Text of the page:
The world's largest producer of processed vegetables, Bonduelle, is to expand its operations in Russia by building a plant in Krasnodar, in the southwest of the country, to process locally grown products.
Funded with the help of a €15 million equity investment from the European Bank for Reconstruction and Development (EBRD) and the company's own resources, the €41 million plant will be completed in two phases and eventually produce 60,000 tonnes of fresh packaged vegetables a year - mainly local crops of sweet-corn and peas. The first investment of €23 million is estimated to produce 25,000 tonnes annually, followed by a second investment in 2008 of €18 million.
The EBRD's involvement, which accounts for a 35 per cent stake in the company, will offer political support for long-term investment by an international investor in the Russian primary agriculture sector. To date this proposition has so far attracted little foreign investment, which is why the bank stepped in.
Jean Lemierre, President of the EBRD, said the success of the contemplated project lies in Bonduelle's development of local farming processes for the cultivation of peas and sweet-corn - and now in the transfer of the company's existing experience to Russia. Over recent years market tests in Russia using imports from existing plants have shown there is a strong demand for these products, the bank claims. With this new plant, Lemierre added, Bonduelle will bolster its own activities in the country while also strengthening the local economy by outsourcing part of the production of raw materials to local farmers and suppliers.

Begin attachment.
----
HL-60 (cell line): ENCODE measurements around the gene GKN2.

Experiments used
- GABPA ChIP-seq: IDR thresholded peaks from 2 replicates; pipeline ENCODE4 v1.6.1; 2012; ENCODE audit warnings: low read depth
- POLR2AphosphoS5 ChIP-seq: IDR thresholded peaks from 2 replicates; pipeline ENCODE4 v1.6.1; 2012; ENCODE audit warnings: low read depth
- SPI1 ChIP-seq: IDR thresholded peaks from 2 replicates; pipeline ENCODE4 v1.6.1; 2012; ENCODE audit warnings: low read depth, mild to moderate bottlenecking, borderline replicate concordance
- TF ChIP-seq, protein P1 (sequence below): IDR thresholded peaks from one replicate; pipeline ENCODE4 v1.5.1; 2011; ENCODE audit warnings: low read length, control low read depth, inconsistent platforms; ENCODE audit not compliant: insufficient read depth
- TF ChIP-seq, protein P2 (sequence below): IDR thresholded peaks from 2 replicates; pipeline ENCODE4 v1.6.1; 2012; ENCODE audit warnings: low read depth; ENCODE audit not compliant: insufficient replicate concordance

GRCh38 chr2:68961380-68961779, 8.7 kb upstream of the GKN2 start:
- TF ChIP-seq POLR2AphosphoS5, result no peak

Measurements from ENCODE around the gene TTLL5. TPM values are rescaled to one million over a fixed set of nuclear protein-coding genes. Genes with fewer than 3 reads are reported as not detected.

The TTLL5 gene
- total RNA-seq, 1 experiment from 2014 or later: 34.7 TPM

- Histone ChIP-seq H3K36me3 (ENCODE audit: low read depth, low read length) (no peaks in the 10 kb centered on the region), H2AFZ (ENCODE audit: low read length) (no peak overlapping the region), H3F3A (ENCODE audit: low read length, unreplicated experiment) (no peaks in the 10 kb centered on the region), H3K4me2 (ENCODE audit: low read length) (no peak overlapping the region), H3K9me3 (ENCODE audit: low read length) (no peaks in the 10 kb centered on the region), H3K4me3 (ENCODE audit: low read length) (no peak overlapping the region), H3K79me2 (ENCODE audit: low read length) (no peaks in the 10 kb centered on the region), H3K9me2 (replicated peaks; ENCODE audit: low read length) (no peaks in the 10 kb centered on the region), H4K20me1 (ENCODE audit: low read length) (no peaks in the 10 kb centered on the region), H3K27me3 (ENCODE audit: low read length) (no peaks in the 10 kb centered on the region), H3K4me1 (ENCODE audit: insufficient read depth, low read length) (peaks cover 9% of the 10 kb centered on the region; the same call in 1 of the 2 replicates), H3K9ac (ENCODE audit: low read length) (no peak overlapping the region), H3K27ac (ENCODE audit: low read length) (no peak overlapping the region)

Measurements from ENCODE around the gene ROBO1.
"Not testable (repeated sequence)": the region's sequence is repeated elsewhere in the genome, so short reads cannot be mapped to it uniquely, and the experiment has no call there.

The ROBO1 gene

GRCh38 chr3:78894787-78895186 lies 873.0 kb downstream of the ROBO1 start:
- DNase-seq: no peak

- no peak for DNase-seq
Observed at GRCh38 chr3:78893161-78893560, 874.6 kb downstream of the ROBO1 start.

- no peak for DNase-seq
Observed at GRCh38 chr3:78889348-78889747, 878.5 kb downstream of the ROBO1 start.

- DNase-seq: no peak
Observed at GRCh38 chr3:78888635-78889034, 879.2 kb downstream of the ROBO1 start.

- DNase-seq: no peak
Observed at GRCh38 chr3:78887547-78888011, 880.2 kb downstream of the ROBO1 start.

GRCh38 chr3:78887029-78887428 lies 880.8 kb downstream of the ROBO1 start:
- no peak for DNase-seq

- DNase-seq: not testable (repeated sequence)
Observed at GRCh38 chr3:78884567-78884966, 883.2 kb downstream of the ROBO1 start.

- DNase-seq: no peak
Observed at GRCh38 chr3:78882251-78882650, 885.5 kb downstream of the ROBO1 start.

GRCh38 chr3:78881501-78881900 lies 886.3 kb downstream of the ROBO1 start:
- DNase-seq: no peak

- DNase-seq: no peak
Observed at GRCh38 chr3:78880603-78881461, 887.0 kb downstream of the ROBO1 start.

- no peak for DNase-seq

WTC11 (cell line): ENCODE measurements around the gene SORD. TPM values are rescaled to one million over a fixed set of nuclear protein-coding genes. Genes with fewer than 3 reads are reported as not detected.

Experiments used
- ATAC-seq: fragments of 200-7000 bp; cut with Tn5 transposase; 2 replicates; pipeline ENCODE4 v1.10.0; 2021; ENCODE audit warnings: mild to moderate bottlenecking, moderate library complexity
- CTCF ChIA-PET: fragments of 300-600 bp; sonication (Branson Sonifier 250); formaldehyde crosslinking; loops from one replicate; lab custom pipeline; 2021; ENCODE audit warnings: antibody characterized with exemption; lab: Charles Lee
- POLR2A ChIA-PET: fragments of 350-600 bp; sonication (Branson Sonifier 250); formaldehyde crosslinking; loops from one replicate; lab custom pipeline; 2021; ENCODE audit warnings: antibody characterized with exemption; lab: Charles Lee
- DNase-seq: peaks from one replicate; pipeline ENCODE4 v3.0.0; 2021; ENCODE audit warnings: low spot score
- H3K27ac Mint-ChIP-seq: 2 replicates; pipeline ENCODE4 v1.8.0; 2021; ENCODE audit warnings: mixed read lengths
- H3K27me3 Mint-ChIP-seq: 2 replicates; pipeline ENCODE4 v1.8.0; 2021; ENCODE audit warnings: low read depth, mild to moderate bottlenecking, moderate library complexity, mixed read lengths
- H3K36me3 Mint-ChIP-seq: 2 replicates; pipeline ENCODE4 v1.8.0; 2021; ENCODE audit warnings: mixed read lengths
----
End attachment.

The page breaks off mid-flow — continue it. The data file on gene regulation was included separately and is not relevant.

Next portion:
Bonduelle, a French company quoted on the French Bourse, is currently the largest producer of canned, frozen and fresh-packaged vegetables in Europe. It began its operations in central and eastern Europe with the acquisition of plants in Hungary (1992) and Poland (1994). With exports to Russia beginning shortly thereafter, Bonduelle is today a leading brand name in Russia, synonymous with canned sweet-corn, a product that was not widely consumed in Russia before its entry into the market. The Krasnodar region is considered one of the most fertile and suitable areas for the cultivation of sweet corn and peas.
Christophe Bonduelle, Chairman of the Supervisory Board of Bonduelle, said the EBRD financing is an important element of his company's efforts to solidify its position as one of the largest producers of canned vegetables in Russia. He said the Bank's partnership offers Bonduelle comfort towards certain political risks of operating in Russia's primary agriculture sector. The partnership may also open doors to further investment opportunities between the EBRD and Bonduelle, he added.
The EBRD is currently one of the largest private-sector investors in Russia, and the Bonduelle project is part of the EBRD's ongoing commitment to the region. The transaction offers an important demonstration effect for agriculture investments in at least two regards - by introducing a new crop and production activity, and by cultivating land through long-term lease agreements with local kolkhozes (collective farms). The bank has now signed 186 investments in the agribusiness sector totalling more than €3 billion.